2017-04-14 Sermon on Good Friday – Isaiah 52:13-15
See, my servant shall prosper; he shall be exalted and lifted up, and shall be very high. Just as there were many who were astonished at him — so marred was his appearance, beyond human semblance, and his form beyond that of mortals — so he shall startle many nations; kings shall shut their mouths because of him; for that which had not been told them they shall see, and that which they had not heard they shall contemplate.
This is one of our lectionary texts for Good Friday, though we didn’t read it this year. But I’ve been reading a lot of Isaiah lately, and something about this text won’t let me go. And it’s also a really strange vision of God and servanthood, and maybe that’s why we need to hear it right now, because Good Friday is really strange. When did we ever dress all in black for anything good?
2017-02-12 Sermon on Matthew 5:21-37
The gospel of the Lord? Hard to say. We just want to hear Jesus talk about grace, mercy, forgiveness. Evidently Jesus just wants to pound law. You shall not murder, you shall not commit adultery, you shall not swear falsely. That’s 3 commandments that we already know – 7 more to go, right? So how can this possibly be gospel. Gospel means good news. If it’s not good, and it’s not news, then it’s not gospel. Kind of simplistic, but it’s absolutely true. This just feels like Old Testament on repeat. But in fact, we don’t even need Jesus to tell us that this is bad stuff. We know how they tear apart our communities. Every day people are killed. Relationships fall apart. People lie. Cheaters cheat. And we’re all wounded by it in one way or another. Either it’s you, or someone close to you, or maybe you just hear a story and it doesn’t feel obvious that you’re affected, but I bet you’d expect Jesus to say you are, even if you don’t believe it, right? I know it sounds cynical, but isn’t it hard to imagine things changing any time soon?
My good friend Kathy shared this on Facebook, and tagged me about how this might be translated into Biblical Greek, and of course, I couldn’t pass up the learning opportunity…
2016-11-13 Sermon on Luke 21:5-19
A couple weeks ago, we gave my mom a surprise birthday party. 80 years old. It’s ok, she won’t mind that I told you all. The cousins even showed up! It was nice to catch up. Now, my family has a lot of big personalities. I’m actually one of the quiet ones, believe it or not! By big, I mean opinionated. Strong conservative opinions. I see their chatter on Facebook and I wonder who ARE these people! So do you want to guess what they’ve been talking about lately? Probably the same thing you’re all talking about. The election. So at the party they all want to know who I’m voting for. I don’t know why they even bother to ask. Surely they can figure it out. But I know they’re itching for a fight, so I don’t say a word.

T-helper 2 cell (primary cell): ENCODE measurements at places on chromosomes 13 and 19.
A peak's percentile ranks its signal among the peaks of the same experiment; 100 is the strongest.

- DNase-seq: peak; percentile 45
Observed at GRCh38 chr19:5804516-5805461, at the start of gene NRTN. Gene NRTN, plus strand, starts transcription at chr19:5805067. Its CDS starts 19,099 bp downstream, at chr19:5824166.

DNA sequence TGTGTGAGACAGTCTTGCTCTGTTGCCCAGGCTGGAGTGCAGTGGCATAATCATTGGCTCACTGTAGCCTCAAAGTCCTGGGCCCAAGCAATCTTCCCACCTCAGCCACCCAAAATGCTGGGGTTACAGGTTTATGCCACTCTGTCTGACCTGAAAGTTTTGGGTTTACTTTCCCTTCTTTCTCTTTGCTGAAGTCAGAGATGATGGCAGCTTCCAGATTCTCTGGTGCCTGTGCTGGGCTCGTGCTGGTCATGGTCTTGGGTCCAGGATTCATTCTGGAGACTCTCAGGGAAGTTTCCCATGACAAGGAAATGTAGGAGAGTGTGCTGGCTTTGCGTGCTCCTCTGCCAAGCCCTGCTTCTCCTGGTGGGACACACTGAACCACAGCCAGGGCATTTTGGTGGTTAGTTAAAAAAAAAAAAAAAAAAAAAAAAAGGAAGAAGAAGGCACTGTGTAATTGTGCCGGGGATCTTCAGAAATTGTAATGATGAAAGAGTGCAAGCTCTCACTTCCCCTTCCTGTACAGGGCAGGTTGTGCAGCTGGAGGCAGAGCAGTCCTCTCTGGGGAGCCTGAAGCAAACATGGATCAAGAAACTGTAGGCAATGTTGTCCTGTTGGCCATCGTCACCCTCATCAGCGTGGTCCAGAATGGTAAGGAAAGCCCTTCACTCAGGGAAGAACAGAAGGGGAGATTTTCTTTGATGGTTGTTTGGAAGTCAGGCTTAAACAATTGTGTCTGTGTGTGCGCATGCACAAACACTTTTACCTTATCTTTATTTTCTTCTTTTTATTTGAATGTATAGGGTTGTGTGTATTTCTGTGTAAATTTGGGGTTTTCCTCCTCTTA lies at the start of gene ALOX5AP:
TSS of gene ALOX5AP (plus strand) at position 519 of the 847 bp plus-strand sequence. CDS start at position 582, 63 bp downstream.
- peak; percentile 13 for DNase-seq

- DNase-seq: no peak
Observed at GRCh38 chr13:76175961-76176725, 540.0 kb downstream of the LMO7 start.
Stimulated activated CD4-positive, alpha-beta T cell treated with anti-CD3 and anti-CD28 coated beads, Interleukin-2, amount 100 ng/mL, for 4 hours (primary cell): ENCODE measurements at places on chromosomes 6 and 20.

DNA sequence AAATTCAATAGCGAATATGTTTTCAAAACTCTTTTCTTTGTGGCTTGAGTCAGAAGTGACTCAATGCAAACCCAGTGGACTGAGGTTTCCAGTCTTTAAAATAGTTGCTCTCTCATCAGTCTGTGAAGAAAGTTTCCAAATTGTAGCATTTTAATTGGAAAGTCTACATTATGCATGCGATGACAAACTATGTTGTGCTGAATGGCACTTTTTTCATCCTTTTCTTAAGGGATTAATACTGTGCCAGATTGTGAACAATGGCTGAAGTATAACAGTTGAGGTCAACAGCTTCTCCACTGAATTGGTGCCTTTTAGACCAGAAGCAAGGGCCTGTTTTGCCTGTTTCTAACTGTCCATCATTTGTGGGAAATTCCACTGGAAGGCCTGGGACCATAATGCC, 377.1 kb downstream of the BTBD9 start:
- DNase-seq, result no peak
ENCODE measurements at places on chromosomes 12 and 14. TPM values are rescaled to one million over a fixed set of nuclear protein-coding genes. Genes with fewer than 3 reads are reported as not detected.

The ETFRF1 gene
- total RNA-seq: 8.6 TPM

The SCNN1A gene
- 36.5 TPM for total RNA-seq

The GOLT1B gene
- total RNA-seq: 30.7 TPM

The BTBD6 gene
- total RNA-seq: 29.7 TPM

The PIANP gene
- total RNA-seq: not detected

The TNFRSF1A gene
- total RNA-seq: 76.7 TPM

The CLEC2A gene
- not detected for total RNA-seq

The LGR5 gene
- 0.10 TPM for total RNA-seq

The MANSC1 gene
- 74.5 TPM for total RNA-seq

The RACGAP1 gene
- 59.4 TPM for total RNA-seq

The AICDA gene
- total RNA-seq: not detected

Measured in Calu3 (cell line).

You will be betrayed even by parents and brothers, by relatives and friends; and they will put some of you to death.
2016-08-21 Sermon on Luke 13:10-17
All of our readings today talk about the Sabbath. What do you think of when you hear “Sabbath”? I think of Sunday rest. I also think of how I’m a failure at keeping God’s third commandment – keep the Sabbath holy. I’ve always got something I’ve got to do. So much for rest. Shouldn’t this be the easiest commandment to keep? Rest. But it’s not. The world never stops moving. Some of us actually have jobs with Sunday shifts. Heck, pastors even get paid for what they do on Sunday, right? Now, we can get creative and say that Sabbath doesn’t have to mean Sunday. Pick a day. After all, God creates for 6 days and rests on the 7th, but that doesn’t mean Sunday. So, then you have to consider what the word “Sabbath” actually means. It’s a Hebrew word – SHABBAT. It means rest, but it also means to cease, to stop, to come to an end. We don’t get to pick which definition makes more sense. So this doesn’t mean taking things easy for a day. This means completely stop everything. If you want to take the letter of the law at face value, then we’ve got a pretty big problem. And I don’t know about you, but I’m convinced that when we try to qualify laws, we always make a mess of things.
2016-08-07 Sermon on Luke 12:32-40
A watched pot never boils. We all know that saying. What does it mean? Well, have you ever tried to watch a pot boil? There you go. Actually, there’s a lot of meaning in that little phrase. One thing it gets at, is anticipation. When we’re waiting for something, doesn’t it feel like time slows down? And the more you want or need whatever it is you’re waiting for, the worse it gets. We encounter this in a lot of ways – waiting for a restaurant order. Waiting for medication to take effect. Waiting for an appointment. Waiting for an answer. These are totally different situations, but it all comes down to the same basic thing. Waiting. And don’t we do a lot of it?